Nana Sun”s call brought together the for four boys of Earth: East, West, South and North, calling them to form a Tribe. As her parting gift before being scooped to the Sky, she gave them Fire, and four special sparks. As the sparks leapt from the fire the boy’s eyes grew big, but they knew the earth had always provided for them, and Nana Sun had been the secret love they had always yearned for. So with gratefulness, they embraced the beings that leapt from Nana Sun’s sparks , and called them women, and promised to protect them always as well.
“I can bring Rocks from the cave and clay mud, and we will build shelter here for our tribe,” said the White Boy from the Cave in the East.
“I can find long thin branches to weave a huge lodge, and dry leaves and fragrant pine needles to lie upon softly,” said the Yellow Boy from the Tree in the North.
“My house will have rivers run through it, and reeds and moss will carry the water out,” said the Blue River Boy of the West.
“We will build here on my plane,” said the Brown Boy of the Plain in the South. “Together we can make warm fires to keep the winter cold at bay, and animals will lie down for us, to shelter us from the biting winds.”
The women looked at the boys and named them Hue Men, and born of their happiness were many children, who each were given names as well.
So Cave Boy and his woman became Cavanaugh’s, with Will and Vera, Sally and Crystal, Amethyst and Jade,
Tree Boy and his woman became Foresters with Oak and Bayron, Laurel and Ella, Shirley and Leif.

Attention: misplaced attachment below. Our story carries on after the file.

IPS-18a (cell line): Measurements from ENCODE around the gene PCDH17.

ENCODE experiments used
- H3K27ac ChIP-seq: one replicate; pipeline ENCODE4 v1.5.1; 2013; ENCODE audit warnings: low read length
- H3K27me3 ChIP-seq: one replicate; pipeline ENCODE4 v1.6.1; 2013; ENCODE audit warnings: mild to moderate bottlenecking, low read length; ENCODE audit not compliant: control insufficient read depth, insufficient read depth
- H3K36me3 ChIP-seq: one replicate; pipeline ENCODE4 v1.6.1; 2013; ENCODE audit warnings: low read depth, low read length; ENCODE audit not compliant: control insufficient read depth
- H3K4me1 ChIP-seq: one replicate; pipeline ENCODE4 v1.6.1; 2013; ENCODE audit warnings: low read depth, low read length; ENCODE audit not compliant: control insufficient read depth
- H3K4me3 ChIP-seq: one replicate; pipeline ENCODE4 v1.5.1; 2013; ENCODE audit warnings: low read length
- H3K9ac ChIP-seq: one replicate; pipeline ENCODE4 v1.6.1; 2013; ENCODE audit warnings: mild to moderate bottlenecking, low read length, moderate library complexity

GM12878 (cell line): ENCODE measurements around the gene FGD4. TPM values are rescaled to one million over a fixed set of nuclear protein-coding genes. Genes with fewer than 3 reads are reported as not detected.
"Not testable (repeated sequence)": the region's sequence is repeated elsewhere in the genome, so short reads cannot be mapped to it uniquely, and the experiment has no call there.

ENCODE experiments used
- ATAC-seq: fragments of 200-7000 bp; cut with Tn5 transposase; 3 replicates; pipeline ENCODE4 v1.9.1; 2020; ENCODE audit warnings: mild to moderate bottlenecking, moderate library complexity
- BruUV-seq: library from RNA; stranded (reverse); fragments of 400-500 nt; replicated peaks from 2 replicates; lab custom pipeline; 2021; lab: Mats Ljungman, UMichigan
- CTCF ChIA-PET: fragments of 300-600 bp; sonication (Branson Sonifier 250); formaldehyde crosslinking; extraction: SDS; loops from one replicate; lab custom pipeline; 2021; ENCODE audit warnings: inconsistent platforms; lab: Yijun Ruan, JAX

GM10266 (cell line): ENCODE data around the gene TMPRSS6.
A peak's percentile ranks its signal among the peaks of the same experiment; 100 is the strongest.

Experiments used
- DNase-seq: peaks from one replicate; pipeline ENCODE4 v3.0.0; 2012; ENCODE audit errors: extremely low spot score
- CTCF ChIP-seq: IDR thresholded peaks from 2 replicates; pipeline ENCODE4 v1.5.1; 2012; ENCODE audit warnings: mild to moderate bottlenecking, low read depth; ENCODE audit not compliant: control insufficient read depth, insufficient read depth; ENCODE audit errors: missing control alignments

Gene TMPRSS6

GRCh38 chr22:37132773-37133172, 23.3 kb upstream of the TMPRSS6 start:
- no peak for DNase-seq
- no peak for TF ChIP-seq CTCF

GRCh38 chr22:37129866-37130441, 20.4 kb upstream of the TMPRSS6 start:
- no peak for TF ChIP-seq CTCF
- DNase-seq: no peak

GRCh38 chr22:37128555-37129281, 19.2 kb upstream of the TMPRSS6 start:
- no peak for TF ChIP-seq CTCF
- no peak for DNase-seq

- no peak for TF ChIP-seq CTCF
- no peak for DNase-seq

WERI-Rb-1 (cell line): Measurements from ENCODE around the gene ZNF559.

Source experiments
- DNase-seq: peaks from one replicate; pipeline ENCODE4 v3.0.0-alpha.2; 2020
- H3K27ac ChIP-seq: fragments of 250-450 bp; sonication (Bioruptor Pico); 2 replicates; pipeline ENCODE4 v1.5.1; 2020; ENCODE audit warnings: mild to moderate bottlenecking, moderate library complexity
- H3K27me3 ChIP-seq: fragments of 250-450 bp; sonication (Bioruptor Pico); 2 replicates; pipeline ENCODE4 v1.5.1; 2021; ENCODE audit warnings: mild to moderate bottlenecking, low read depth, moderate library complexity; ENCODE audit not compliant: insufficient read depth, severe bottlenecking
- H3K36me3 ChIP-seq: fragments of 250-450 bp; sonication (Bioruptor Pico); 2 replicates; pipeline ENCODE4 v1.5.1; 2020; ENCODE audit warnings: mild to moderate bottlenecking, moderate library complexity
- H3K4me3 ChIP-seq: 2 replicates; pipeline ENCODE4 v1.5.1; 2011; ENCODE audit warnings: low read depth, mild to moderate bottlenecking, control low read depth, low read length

River Boy and his woman became Rivera’s, with Stream and Pond, Russian, French, and Judy.
Plains Boy and his woman became Plantagenet’s, with children named Blessing, and Rings, and Anger.
The Shelter rose high in the sky, with a rounded roof, and scraped thin animal skins for windows. The ground floor was always softly strewn with hay, and the sheep, cows, goats and pigs as well as the dogs and horses slept there.
On high beams, another floor was laid of branches and mud, and the people climbed a ladder to their sleeping space. The hole in the roof was just big enough to let smoke escape from the fire. The people sang songs of gratefulness every night, as darkness fell.
Many nights and many days were filled with joyous work and activity as the tribe grew and prospered. When winter came, the shelter had big piles of ground seeds and dried berries. The river was channeled so that the overflow went away from the settlement, keeping everything safe even in the biggest storm. The people stayed warm with the fire and the warmth of their gathering together.
How Anger Became The Protector of the Tribee
On a cold and windy day, Anger wandered from the Shelter and tripped on a branch that had been dropped by Leif. As he fell he curled and shielded his face, but still his forehead slashed into a rock, and blood poured profusely from the cut. His screams brought everyone running.